Plus X Brighton
The days of all employees working from one central office is a thing of the past for many businesses that have adopted the hub and spoke approach to workspaces. Read our guide to this modern model for operating a company and how it can benefit your business.
One major trend highlighted by the pandemic is that the traditional model of all team members being based in one central office is no longer essential. Millions of people temporarily working from home have highlighted that many companies can still operate effectively and productively with a large part of the workforce able to do their job away from the main office.
However, the pandemic also showed that face-to-face collaboration and meeting colleagues in person still has vital benefits. Staff can feel isolated at home, while creativity and innovation often thrives when people come together. But unlike the traditional approach, that doesn’t mean employees should have to spend hours travelling to do it.
Personal wellbeing and the impact of long commutes on the environment are among the reasons many workers are looking for workspace close to where they live so that they can combine home working with a nearby professional office. Research by the Office of National Statistics during the height of the pandemic in 2021 found that of those working adults who were homeworking at the time, 85% wanted to use a “hybrid” approach of both home and office working in future.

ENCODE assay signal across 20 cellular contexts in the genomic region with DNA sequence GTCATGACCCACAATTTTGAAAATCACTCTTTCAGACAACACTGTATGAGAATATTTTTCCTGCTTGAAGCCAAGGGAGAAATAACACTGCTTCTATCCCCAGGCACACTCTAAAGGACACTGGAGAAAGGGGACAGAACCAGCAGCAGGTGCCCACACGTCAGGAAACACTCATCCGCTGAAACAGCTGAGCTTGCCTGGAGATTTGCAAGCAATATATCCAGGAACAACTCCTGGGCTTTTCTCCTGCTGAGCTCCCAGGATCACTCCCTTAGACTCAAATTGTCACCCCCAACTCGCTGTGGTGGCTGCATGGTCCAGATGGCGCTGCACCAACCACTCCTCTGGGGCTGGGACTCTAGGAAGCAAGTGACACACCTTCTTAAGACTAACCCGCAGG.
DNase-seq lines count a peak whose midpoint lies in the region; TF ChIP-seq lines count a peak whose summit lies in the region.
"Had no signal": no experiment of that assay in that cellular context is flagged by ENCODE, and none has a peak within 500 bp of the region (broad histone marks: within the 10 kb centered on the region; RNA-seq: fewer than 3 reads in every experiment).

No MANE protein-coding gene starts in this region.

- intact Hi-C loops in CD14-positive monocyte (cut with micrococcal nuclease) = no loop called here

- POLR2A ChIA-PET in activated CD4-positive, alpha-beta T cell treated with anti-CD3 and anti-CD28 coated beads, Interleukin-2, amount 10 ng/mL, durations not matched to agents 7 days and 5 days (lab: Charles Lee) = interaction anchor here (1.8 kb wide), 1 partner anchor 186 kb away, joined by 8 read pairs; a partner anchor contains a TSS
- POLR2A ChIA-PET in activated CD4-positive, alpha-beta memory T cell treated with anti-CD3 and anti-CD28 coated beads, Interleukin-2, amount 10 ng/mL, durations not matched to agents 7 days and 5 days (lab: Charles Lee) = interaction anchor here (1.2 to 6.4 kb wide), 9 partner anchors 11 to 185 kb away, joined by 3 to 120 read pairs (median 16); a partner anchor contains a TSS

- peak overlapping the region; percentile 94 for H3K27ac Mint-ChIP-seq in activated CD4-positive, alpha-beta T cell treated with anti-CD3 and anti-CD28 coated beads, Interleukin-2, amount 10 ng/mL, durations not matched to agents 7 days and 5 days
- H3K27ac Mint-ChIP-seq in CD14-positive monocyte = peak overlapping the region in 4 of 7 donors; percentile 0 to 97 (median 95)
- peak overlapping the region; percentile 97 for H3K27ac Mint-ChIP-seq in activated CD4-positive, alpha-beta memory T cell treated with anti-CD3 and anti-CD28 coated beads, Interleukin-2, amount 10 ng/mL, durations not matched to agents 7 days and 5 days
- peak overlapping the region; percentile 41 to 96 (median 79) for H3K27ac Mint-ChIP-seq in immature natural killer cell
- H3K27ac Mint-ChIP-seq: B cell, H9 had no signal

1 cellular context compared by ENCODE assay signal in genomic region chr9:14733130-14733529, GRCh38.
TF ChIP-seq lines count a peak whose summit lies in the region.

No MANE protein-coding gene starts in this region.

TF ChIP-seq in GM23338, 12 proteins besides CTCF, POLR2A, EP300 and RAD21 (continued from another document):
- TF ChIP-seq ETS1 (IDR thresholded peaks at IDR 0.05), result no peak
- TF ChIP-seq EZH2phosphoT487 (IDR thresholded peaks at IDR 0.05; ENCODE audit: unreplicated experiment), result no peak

With this in mind, an increasing number of businesses are exploring the hub and spoke office model. This involves businesses operating a main office (the hub) alongside one or more smaller satellite offices or workspaces (the spokes) where employees can access a professional working environment near to where they live.
So why might a business want to adopt the hub and spoke model?
The benefits of hub and spoke
Businesses that adopt the hub and spoke office model can enjoy cost efficiencies compared to those with one large premises.
Using spoke offices rather than a single company headquarters opens up the opportunity to reduce the space you use and pay for.
Spokes are more flexible as you only pay for the space you use and you often don’t get locked into long lease agreements. They also give you the ability to scale the amount of space up or down depending on your needs and use hot desking and communal areas when you need them for extra flexibility.
Finally, giving staff access to offices close to where they live reduces commuting costs which is beneficial to the business as well as the environment.
Home working has many benefits, but it doesn’t suit everyone. Employees can face distractions from family members, difficulties communicating with colleagues, and feelings of isolation. They might also lack a comfortable space to work from or access to fast broadband.
Being based in a local, professional and well-equipped working environment a few days a week can provide your team with the space to be more productive and improve their mental health.
Wider pool of talent